Then there is David. Although he was a beloved king, he committed adultery with Bathsheba and tried to cover his sin by murdering Bathsheba’s husband, Uriah, who was also a Gentile, a Hittite, but none of this admixture of faithlessness and faithfulness could thwart God’s plan. God was still working his purpose out as year turned into year.

We must not imagine that God’s unfolding plan of redemption reached its culmination with the death and resurrection of the Messiah. The Christ even was a pivotal turning point in history, but God is still thinking about the future. God’s plan continues to unfold in the vicissitudes of human history. We know the final goal of God’s plan. The Apostle Paul gave voice to it in 1 Corinthians15:24-28. “Then comes the end, when he hands over the kingdom to God the Father, after he has destroyed every ruler and every authority and power. For he must reign until he has put all his enemies under his feet. The last enemy to be destroyed is death. For ‘God has put all things in subjection under his feet.’ But when it says, ‘All things are put in subjection,' it is plain that this does not include the one who put all things in subjection under him. When all things are subjected to him (to Jesus), then the Son himself will also be subjected to the one who put all things in subjection under him, so that God may be all in all.” The end goal is that God will be all in all.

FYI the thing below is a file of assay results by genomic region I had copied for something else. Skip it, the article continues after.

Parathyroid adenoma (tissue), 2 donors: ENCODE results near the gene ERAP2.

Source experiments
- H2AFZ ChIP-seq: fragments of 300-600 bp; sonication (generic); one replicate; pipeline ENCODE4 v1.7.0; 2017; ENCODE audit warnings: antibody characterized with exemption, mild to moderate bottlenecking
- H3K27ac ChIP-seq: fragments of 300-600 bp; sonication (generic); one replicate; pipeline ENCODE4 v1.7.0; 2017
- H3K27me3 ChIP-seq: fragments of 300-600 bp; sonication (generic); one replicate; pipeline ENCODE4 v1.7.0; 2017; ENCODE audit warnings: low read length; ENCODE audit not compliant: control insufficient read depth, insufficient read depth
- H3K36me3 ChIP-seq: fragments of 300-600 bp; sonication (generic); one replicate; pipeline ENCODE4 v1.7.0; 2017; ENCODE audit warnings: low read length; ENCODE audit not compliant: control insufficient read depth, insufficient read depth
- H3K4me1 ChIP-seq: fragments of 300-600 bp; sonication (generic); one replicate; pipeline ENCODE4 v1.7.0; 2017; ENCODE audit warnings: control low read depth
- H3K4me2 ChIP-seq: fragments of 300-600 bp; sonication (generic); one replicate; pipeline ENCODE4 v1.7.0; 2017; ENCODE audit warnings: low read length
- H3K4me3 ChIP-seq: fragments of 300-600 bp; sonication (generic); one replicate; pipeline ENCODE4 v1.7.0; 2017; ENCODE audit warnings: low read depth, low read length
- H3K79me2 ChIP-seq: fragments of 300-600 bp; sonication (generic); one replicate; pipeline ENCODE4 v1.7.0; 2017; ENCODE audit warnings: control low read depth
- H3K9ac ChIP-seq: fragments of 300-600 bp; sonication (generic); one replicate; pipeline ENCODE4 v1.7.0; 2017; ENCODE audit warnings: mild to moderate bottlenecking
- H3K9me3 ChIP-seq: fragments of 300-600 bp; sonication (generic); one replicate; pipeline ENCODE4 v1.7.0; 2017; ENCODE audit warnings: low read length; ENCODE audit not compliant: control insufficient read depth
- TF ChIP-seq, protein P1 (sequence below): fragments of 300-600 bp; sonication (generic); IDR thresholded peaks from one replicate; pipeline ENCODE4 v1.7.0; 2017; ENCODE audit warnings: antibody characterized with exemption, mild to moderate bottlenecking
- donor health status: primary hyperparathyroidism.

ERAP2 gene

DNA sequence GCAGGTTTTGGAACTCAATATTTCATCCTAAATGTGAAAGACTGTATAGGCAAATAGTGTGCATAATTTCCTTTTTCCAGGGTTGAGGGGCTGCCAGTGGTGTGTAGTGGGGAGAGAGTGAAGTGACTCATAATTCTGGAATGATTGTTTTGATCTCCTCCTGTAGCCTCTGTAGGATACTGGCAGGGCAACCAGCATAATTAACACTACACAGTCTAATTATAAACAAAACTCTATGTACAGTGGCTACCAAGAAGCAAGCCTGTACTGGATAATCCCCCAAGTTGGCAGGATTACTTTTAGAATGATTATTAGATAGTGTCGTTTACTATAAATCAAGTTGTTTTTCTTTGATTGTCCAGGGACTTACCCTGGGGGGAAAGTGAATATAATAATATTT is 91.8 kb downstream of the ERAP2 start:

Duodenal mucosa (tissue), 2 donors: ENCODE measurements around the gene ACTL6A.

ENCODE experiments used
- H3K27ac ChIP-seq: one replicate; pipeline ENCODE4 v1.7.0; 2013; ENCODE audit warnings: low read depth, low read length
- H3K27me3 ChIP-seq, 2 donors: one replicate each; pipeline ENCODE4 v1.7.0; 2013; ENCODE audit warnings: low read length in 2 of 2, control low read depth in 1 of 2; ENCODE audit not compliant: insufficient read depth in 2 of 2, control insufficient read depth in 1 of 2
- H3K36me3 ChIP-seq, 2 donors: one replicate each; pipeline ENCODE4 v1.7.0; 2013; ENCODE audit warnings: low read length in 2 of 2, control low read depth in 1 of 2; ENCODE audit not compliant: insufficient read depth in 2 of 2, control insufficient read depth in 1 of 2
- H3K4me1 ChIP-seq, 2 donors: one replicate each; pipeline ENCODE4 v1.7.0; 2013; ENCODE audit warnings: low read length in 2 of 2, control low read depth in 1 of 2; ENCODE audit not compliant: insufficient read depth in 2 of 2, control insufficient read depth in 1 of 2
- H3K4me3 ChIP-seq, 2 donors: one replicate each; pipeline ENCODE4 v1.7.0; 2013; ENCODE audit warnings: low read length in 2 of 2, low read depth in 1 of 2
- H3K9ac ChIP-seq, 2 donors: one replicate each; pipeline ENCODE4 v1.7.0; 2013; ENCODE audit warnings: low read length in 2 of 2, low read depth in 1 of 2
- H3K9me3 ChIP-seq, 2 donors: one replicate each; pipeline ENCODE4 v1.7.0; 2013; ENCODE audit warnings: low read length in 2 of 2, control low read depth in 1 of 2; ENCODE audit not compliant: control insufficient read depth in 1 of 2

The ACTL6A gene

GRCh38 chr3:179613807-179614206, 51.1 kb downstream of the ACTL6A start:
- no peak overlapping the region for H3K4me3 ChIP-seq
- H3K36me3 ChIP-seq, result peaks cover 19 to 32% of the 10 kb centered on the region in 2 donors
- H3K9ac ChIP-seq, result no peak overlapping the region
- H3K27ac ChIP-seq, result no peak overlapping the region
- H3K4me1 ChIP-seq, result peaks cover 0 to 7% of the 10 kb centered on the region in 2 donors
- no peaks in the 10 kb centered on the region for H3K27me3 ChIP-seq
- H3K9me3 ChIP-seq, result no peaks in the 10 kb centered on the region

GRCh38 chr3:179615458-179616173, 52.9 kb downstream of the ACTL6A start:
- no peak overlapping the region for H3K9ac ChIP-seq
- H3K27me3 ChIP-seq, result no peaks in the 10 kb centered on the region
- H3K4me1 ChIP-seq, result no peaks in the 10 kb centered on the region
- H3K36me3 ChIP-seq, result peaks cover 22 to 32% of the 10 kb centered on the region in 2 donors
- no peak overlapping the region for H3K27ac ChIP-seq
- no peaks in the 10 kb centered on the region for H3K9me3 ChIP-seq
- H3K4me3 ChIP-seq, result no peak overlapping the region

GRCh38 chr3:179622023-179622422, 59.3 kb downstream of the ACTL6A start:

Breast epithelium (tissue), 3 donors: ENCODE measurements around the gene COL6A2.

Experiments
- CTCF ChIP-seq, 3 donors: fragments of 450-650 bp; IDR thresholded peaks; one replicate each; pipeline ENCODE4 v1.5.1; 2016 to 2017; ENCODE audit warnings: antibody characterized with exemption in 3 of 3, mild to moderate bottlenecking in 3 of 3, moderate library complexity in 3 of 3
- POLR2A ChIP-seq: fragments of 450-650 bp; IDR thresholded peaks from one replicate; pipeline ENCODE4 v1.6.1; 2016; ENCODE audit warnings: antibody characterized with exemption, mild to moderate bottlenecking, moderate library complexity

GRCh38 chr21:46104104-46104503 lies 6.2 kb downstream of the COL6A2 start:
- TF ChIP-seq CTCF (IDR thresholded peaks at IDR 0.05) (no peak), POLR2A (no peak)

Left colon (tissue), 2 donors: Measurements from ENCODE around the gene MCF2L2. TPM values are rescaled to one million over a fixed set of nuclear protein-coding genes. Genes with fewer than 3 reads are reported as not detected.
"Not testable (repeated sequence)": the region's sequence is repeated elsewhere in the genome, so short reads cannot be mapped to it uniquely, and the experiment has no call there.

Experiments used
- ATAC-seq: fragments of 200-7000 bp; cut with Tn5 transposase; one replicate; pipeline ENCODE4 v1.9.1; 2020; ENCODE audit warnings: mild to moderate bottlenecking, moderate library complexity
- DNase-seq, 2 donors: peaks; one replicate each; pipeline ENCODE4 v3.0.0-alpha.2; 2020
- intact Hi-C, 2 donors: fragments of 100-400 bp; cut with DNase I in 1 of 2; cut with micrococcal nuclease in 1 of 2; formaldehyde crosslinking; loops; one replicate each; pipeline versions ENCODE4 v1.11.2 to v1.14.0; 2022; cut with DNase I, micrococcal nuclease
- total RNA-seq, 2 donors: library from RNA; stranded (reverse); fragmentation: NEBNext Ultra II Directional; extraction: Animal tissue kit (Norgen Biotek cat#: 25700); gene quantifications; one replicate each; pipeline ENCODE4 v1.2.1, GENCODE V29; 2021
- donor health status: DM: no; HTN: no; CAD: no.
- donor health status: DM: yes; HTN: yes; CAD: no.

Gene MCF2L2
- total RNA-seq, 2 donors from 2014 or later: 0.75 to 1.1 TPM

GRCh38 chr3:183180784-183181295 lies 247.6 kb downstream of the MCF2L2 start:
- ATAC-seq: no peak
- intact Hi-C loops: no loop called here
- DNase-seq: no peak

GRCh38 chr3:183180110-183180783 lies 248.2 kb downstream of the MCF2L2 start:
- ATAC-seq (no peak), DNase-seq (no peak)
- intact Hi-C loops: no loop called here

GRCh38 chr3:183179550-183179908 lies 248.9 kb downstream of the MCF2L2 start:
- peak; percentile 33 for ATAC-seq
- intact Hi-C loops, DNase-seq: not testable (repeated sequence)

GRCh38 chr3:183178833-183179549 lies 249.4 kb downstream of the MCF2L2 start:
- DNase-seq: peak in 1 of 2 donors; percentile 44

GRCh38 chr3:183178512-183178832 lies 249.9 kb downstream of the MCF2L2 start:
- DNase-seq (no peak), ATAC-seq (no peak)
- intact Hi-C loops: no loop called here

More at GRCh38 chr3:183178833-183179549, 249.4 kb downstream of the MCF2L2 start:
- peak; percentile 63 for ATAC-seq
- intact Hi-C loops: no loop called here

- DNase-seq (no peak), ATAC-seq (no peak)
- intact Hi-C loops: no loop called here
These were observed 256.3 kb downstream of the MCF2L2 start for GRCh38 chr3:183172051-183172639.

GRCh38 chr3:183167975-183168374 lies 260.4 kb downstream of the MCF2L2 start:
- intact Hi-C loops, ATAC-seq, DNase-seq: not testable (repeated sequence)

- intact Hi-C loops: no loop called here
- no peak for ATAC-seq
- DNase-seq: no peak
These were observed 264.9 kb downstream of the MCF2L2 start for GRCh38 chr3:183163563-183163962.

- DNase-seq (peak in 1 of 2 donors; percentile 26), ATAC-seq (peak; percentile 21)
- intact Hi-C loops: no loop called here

Until that day dawns, we are to be like Ruth and Boaz. We are to be people who are characterized by steadfast love and faithfulness in all we do, say, and think. The apostle was right when he said, “Of a truth I perceive that God is no respecter of persons: but in every nation he that fears him, and works righteousness, is accepted with him” (Acts 10:34-35). We are to fear God and work righteousness all the days of our lives. We are to trust in Jesus Christ, the promised Messiah, to save us from sin and death and judgment. We must look to God’s future.

Brothers and sisters, we have enjoyed the story of Naomi, Ruth, and Boaz. Through the story we have seen steadfast love and faithfulness depicted in ordinary lives. We have also gained a glimpse of God’s steadfast love and faithfulness, particularly in God’s unfolding plan to raise up a Savior. The plan is still in progress. The stories of our lives are also part of God’s ongoing work. As one commentator wrote, “It is not just Ruth’s story that turned out to be part of a much bigger narrative than she ever imagined. Your story and my story are also woven into the bigger tapestry of what God is doing in Jesus Christ.” Through Christ, God is in the process of subjecting everything to himself so that one day God may be all in all.

Let us play our own little parts in God’s great plan well with as much steadfast love and faithfulness as we can muster. Let us fear God and work righteousness. Let us trust in the promised king who traced his lineage to Tamar, Ruth, Bathsheba, and David. Let us look forward to the great and glorious day of the Lord that is yet to come.

In the name of the Father, the Son, and the Holy Spirit. All glory be to God. Alleluia! Amen.